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Sun, April 18

Red Lake resident seeks members for neighborhood watch group

Annie Shumway and her dog keep an eye out for suspicious behavior in her neighborhood last week. Shumway recently organized a neighborhood watch group in the Red Lake and Junipine areas. Ryan Williams/WGCN

Annie Shumway and her dog keep an eye out for suspicious behavior in her neighborhood last week. Shumway recently organized a neighborhood watch group in the Red Lake and Junipine areas. Ryan Williams/WGCN

WILLIAMS, Ariz. - Residents of the Red Lake and Junipine areas are coming together to reduce crime and help one another through a new neighborhood watch group.

The group started late last year and so far about 15 people are involved. Members typically meet on the second Tuesday of the month at 6 p.m. at the High Country Rescue Fire Station.

Resident and former law enforcement officer Annie Shumway came up with the idea. After working with several neighborhood watch groups as part of her job in the Phoenix area, she noticed a group was lacking when she moved to the Red Lake neighborhood.

"I think that citizens think that law enforcement is always going to be there, especially in the city, because you're there within two to five minutes of a call," she said. "That's not going to happen out here. Citizens need to be prepared for anything that could come their way or keep an eye on your neighbor."

During neighborhood watch meetings, members discuss a variety of concerns such as loose pets and livestock, suspicious activity and being prepared for emergency situations.

"One of my neighbors told me when I first moved here, she said, 'I'm scared to death of fire,'" Shumway recalled. "And I'm from Phoenix, and it doesn't even cross my mind. So one of the things I talked about when we first started the meetings was do you have extra food in the house? What if there's a fire? What if there's a snowstorm? Do you have extra water?"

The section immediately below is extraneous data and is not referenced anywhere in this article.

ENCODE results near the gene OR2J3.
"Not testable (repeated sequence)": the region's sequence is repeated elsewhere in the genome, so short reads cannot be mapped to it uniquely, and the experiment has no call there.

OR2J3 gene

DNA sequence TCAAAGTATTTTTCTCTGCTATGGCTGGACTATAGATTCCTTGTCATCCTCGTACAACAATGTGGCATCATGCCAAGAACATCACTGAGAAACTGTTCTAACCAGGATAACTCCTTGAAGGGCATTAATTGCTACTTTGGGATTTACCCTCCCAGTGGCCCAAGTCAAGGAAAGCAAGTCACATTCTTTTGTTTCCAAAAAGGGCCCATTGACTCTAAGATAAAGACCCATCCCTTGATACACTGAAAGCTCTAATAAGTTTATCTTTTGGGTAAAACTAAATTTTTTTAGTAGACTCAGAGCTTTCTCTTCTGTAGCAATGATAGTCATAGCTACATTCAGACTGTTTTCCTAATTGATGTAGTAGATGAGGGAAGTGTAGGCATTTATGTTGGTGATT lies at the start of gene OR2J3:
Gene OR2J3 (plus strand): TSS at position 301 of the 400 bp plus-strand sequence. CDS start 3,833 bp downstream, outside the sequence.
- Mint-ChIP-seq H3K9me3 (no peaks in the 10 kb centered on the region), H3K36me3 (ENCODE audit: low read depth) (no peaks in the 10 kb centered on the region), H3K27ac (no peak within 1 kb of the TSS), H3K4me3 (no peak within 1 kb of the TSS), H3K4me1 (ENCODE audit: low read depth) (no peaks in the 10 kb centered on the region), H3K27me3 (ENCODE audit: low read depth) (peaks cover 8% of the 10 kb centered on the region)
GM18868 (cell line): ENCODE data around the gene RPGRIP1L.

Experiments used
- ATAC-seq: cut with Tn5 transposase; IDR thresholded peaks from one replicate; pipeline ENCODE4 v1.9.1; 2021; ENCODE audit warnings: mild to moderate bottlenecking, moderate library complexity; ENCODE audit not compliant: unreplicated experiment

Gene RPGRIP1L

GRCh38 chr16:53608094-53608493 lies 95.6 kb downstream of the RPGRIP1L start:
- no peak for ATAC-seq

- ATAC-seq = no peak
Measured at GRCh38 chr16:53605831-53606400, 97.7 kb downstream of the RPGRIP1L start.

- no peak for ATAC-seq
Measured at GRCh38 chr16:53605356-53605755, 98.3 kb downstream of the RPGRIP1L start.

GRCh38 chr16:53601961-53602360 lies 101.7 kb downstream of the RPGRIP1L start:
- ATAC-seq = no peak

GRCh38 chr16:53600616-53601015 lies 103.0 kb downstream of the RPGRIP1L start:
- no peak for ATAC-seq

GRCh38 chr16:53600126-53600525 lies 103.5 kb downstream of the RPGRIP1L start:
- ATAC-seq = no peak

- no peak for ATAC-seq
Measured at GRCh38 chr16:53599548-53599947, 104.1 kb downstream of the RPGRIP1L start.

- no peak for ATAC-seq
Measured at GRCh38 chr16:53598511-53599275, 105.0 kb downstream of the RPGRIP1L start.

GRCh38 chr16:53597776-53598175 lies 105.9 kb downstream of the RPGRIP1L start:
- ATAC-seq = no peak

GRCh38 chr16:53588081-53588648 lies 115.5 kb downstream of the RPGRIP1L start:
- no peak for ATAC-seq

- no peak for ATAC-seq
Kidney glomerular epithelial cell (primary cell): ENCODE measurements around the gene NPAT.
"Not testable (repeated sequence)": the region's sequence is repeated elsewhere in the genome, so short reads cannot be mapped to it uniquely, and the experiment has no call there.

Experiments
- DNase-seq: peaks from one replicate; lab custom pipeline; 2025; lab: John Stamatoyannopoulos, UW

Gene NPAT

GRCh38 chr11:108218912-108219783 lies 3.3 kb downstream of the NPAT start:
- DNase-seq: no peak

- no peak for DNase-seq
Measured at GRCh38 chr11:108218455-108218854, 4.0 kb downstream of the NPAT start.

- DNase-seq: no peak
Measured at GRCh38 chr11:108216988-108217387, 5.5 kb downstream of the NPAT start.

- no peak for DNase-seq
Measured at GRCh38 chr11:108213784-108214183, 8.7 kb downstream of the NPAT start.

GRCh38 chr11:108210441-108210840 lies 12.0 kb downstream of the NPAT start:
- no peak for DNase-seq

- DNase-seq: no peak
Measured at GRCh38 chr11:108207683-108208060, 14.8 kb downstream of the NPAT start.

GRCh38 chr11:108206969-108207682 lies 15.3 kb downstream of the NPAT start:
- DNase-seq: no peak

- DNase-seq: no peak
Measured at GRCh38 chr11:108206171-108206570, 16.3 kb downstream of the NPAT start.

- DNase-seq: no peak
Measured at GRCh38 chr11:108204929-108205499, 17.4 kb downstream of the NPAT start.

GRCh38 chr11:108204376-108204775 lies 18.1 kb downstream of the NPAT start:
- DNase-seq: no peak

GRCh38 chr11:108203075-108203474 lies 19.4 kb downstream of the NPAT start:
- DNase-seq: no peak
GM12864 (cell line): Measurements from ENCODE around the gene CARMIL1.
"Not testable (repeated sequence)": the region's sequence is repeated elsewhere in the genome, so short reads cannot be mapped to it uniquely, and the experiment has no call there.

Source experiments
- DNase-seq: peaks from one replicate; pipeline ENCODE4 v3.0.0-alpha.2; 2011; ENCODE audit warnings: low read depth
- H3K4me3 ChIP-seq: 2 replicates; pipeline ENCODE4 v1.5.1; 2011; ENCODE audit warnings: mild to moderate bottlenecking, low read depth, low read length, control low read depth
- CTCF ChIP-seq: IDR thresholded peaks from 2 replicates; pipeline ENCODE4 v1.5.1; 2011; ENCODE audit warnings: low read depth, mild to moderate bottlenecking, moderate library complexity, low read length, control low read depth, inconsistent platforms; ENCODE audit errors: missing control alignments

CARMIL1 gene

Neighborhood watch groups are especially beneficial in rural areas like the neighborhoods off of Highway 64, Shumway said.

"A lot of the houses are on acre lots," she said. "Some of us have 10 acres. So we're all spread around and our neighbors are not that close, so if there's any type of an emergency, it could take anywhere from 25 minutes to two hours for any kind of help, whether it's EMT, fire, law enforcement, whatever."

Coconino County Sheriff's Office spokesman Gerry Blair said the county has had neighborhood watch groups for about nine years. He agreed that it's helpful for neighbors to look out for each other in more isolated communities.

"We have a minimum amount of deputies and we do as much preventative patrol as we can, but we probably don't get out there as much as we'd like to get out there," he said. "So it's good that neighbors are helping their other neighbors and they're looking for suspicious activity. A lot of times some of those neighborhoods are seasonal, so those are prime targets for opportunistic criminals."

Blair said neighborhood watch groups typically start by discussing the most prevalent type of crime the area sees. Then community members and law enforcement can start working on ways to attack the problem. However, the group isn't just about reducing crime.

"It's about uniting the neighborhood," Blair said. "At one point the neighborhood watch or block watch used to just be neighbors looking out for neighbors and neighbors being additional eyes and ears for law enforcement. But it's come to the point now where our neighborhood watch is just any concern a neighborhood has that might somehow adversely affect the quality of life within that neighborhood."

Shumway said the meetings are also a good way for people to get to know their neighbors so they can help each out in other ways as well, like if someone is sick or runs out of firewood.

"The people that are out here too are really friendly and they're willing to help," she said.

More information about the neighborhood watch group is available from Shumway at (928) 635-0111.

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